cosmetics consumption and conflict


There was a time in my life when I wasn’t a terribly conscious consumer. I would compulsively buy things like inexpensive clothing and makeup without really thinking about where it came from or what it was made of. Those days have long since passed, but I still hold onto some small reminders of that less mindful time. What were these little reminders? A crapload of makeup sitting in bags in my closet.

I don’t even really wear makeup. Maybe a little mascara every once in a blue moon. That’s about it. So why was I still holding onto these whispers of habits past collecting dust, taking up physical and mental space? Because I simply didn’t know what to do with them. I have a really hard time throwing things out that will just end up in a landfill.

Until… I got a tip-off from a fellow twitterer (thanks, Melissa!) about a place I could recycle these wastes of space.

An Origins store.

So inspired was I by this news (and by the book I’m currently reading Throw Out 50 Things – more on that in a later post) that I collected all of this old makeup and brought it to the Origins store on West Broadway and Spring Street. Before I made my way over there, I had to clean out all of the lipstick tubes, eyeshadow palettes, and blush compacts. When I was through, my hands were covered in nasty makeup and the trash can looked like a fairy threw up into it – all pastel and glittery.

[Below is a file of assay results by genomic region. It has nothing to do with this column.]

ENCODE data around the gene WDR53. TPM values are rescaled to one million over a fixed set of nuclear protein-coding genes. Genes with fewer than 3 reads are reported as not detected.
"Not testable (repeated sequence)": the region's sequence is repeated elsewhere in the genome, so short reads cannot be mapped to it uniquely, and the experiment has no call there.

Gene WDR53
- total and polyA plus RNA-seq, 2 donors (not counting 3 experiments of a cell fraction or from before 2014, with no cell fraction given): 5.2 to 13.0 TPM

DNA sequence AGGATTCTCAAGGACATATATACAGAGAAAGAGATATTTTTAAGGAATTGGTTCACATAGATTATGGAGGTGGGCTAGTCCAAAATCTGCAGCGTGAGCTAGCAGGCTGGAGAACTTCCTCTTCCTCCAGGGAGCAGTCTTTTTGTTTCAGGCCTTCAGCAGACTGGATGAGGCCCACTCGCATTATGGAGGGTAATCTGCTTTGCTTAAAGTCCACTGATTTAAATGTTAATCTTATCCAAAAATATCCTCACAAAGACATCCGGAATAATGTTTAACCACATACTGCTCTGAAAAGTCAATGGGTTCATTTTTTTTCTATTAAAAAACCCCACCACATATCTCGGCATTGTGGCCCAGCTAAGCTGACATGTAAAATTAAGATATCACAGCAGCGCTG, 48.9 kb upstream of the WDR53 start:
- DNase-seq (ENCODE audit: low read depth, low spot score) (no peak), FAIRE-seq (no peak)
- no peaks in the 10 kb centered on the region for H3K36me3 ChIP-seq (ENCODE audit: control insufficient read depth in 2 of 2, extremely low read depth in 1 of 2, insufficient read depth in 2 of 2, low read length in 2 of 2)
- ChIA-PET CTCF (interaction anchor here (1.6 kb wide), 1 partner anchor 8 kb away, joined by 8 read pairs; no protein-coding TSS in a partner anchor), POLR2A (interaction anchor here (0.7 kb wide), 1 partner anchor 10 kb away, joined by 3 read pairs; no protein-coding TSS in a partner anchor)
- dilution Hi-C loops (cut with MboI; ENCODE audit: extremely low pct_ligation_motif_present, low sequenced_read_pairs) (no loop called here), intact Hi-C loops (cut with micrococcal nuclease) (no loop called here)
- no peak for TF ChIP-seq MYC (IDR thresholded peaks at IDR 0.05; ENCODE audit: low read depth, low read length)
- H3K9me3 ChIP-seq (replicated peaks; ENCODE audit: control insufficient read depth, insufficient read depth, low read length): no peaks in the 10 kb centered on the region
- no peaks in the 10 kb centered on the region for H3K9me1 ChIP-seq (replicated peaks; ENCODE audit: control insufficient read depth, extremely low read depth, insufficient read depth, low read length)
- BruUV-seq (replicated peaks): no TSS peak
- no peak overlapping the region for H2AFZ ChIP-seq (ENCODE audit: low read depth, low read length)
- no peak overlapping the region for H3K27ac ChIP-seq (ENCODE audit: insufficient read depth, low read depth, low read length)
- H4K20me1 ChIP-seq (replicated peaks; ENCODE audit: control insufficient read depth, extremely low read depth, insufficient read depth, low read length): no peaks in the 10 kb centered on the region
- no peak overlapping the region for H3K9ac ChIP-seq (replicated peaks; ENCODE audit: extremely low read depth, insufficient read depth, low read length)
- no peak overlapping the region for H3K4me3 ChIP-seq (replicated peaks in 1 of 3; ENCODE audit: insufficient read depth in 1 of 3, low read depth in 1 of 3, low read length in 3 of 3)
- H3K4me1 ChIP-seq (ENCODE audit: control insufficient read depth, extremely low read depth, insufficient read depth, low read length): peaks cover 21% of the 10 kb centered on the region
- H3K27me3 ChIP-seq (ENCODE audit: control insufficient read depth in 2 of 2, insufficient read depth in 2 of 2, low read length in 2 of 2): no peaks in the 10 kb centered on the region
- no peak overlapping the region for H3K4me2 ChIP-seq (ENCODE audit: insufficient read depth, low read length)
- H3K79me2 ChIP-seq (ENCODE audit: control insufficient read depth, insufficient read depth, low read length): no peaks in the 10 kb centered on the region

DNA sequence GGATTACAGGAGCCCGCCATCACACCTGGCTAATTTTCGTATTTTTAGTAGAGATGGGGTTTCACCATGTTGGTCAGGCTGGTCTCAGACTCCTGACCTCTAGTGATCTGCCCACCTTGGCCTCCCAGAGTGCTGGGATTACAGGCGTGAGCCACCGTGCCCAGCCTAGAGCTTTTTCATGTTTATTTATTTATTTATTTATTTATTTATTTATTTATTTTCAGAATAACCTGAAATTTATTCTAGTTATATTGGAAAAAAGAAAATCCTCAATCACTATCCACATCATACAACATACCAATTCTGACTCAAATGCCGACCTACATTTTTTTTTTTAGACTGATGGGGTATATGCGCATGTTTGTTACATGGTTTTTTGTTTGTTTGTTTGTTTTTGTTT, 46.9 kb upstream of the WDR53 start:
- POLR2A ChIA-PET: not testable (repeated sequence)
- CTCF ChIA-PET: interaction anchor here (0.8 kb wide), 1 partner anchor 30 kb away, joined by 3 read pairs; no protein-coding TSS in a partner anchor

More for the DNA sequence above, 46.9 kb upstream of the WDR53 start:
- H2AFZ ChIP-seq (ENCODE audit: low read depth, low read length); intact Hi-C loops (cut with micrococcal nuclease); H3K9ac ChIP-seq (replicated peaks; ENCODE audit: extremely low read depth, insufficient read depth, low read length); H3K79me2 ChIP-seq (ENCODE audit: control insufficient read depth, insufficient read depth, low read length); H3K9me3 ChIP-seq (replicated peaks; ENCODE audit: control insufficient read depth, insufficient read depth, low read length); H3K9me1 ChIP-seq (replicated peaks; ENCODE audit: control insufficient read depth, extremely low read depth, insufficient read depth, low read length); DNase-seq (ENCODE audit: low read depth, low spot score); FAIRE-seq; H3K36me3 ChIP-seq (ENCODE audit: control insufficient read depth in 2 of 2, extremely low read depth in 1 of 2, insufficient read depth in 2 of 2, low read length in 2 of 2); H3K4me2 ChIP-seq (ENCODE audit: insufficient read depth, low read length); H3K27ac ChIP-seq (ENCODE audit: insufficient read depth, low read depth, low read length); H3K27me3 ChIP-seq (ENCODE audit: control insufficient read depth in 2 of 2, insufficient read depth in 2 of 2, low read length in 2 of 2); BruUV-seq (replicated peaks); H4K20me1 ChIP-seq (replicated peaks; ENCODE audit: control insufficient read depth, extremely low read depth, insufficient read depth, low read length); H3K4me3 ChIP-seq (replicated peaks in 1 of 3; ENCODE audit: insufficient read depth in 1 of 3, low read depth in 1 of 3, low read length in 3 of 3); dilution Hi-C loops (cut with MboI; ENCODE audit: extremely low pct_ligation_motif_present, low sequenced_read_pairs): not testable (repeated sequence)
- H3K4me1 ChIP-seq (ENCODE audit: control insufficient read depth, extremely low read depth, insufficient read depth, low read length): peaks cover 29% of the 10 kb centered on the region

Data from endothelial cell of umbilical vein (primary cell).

When I got to the store, the sales woman was so enthusiastic about my decision to turn in these old conveyances. She rewarded me with the news that this weekend, the store was holding an Earth Day event offering free mini facials to its customers. She also gave me a couple of samples of products from their Perfect World line.

I didn’t think much about the exchange, other than feeling good about ridding myself of that old makeup and not having to resort to just tossing it all in the trash.

When I sat back down in front of my computer however, I had to look up the new samples I had acquired to see what their contents really held (ingredients lists don’t fit on those tiny tubes of product). Much to my dismay, they’re full of all the no-nos in beauty products today: parabens, petroleum, and some other nasty fillers. Check out the full list of what Origins uses at CosmeticsDatabase.com. Not such a Perfect World after all.

So I’m left with mixed feelings. I’m glad that Origins accepted all of my old cosmetics vessels for recycling, but can’t really support their products because of the dubious contents. I’ve even taken down the banner I used to have promoting them (in the right-hand column).

What are your thoughts on this beauty product paradox?

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